Gentoo Archives: gentoo-user

From: Steve <gentoo_sjh@×××××××.uk>
To: gentoo-user@l.g.o
Subject: [gentoo-user] Solid state disks...
Date: Sun, 22 Feb 2009 13:48:40
Message-Id: 49A157BA.6010903@shic.co.uk
I'm playing around with an application that requires me to manage a 
large (multi-gigabyte to terabyte), bespoke, frequently-updating data 
structure in real-time... key concerns are for durability and 
efficiency.  While a traditional approach might be to employ an 
expensive DBMS on expensive hardware... I'm looking to be more 
innovative.  I want to achieve big-iron beating performance on a 
shoestring budget... and I'm optimistic since the problem domain doesn't 
translate well to traditional RDBMS approaches.

An obvious alternative to a DBMS is to use the file-system directly... 
in principle this could work - but it would be a laborious process 
fraught with potential pitfalls with respect to atomicity of updates, 
transactional recovery (in case of a fail-stop while processing a large 
update) etc.  Another issue is that in order to establish an efficient 
and reliable implementation, it becomes necessary to second guess 
details about the implementation of file-systems... this vastly 
complicates any implementation and might render it unacceptably fragile 
(subject to unexpected deviations in behaviour as the implementation is 
moved between hardware/OS-versions etc.

I've recently discovered that SSDs are becoming more affordable... and 
this might present new options.  There were major hurdles in attempting 
to establish a strategy to interact with hard-disk block devices... 
including, but not limited to, a significant difficulty in establishing 
the extent to which locality of reference affected performance.  Another 
worry was that it might be difficult to establish that a write had 
actually completed (i.e. the data reliably and durably stored - not just 
that the responsibility for recording the data was now exclusively with 
the drive.)  My hope is that SSD technology simplifies some of these 
concerns - allowing a clear model for access performance that should 
allow an efficient and reliable implementation.

I'd like to hear about anyone who has experience with configuring SSDs 
for use with (Gentoo) Linux - and especially from anyone who's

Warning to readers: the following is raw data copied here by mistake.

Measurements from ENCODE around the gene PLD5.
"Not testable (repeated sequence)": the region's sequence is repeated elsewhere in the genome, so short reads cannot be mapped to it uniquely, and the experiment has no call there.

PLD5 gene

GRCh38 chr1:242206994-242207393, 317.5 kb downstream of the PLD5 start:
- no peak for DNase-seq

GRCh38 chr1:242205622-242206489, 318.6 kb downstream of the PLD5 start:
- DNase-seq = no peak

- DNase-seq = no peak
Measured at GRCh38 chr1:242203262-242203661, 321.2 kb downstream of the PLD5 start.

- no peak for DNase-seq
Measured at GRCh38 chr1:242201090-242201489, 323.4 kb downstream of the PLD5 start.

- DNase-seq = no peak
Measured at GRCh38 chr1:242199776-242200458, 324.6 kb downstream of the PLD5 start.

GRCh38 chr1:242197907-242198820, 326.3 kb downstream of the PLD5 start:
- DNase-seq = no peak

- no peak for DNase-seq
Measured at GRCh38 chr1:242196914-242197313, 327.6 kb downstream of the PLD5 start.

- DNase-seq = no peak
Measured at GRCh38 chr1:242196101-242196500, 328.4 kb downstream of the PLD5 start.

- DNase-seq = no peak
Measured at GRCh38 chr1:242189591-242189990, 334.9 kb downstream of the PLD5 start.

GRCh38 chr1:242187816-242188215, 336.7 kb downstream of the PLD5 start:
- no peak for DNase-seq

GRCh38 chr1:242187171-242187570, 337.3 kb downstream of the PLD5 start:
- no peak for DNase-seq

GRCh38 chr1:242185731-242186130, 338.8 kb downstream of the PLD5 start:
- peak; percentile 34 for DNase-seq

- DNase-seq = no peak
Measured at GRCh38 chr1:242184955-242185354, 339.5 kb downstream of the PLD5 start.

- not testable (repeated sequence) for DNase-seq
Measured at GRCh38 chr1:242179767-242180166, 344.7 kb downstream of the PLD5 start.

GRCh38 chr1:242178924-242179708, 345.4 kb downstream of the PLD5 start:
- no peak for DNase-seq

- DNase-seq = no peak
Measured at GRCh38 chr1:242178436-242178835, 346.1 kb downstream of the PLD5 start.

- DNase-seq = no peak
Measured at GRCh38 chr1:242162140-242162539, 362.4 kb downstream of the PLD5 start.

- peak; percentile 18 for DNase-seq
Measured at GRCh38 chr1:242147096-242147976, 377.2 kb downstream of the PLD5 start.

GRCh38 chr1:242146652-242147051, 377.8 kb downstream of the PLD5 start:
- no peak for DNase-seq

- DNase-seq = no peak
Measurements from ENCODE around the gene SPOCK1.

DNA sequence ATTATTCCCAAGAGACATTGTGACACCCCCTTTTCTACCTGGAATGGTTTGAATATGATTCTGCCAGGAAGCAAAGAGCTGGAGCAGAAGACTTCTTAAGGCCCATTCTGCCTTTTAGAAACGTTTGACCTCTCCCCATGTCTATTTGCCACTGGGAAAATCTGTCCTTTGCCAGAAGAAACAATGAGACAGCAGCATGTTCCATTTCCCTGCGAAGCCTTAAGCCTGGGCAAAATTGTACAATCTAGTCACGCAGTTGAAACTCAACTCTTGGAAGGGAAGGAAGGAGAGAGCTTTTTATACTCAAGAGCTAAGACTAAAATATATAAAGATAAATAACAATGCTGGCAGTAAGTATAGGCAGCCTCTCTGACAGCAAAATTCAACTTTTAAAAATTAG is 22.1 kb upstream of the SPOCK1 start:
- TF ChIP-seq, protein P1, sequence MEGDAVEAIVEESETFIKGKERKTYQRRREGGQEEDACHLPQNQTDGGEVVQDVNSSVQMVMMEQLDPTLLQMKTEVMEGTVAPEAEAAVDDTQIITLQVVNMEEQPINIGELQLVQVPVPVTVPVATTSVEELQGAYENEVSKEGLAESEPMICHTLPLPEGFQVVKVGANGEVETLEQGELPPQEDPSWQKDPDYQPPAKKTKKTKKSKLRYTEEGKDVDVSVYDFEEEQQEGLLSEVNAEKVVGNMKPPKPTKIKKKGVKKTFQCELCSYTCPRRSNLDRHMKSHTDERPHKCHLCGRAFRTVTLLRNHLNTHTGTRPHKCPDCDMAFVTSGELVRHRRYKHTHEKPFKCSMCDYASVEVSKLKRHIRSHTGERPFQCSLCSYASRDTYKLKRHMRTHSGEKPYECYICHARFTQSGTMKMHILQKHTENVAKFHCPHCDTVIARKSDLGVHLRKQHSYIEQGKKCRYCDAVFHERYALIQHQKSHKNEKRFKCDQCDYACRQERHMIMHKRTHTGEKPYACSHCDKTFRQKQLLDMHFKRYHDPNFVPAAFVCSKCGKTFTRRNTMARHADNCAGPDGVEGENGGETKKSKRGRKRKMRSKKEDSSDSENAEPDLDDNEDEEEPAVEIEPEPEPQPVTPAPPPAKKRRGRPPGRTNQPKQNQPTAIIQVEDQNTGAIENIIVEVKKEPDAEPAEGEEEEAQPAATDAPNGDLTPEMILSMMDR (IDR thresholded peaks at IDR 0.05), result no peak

investigated performance issues.  I've read that SSDs typically have a 
64Kib block size... this would work fine for me (though I understand 
that it is a significant impediment for high performance with existing 
file systems.  I'd be interested to know if anyone has done performance 
analysis of SSDs at the device level under Linux... and am intrigued if 
there is more to interacting with them than establishing the block size 
from manufacturer data - then reading/writing appropriately many bytes 
from block devices... and/or flushing appropriately aligned and sized 
blocks of memory mapped data.  For example, is there an interface to 
quiz an SSD about its block-size?  I'm intrigued to establish if I can 
rely upon my data being durably stored on an SSD when a flush/write returns.

In a practical sense, I'd like to experiment with some SSD hardware - 
but there seems to be a lot to chose from.  For development purposes, 
I'd not need more than, say, 32GB - and I'm not all that fussed about 
absolute performance - as long as the relative performance of various 
interactions will increase proportionally were I to move to more 
expensive SSDs in future.  I'm interested to establish any practical 
anecdotes (or hard statistical data) about the relative merits of 
various interfaces for SSDs - and to establish if RAID needs to be taken 
into account when establishing a performance model.

Any feedback would be appreciated... especially from any gentooist who 
is interested in SSD performance/reliability/configuration.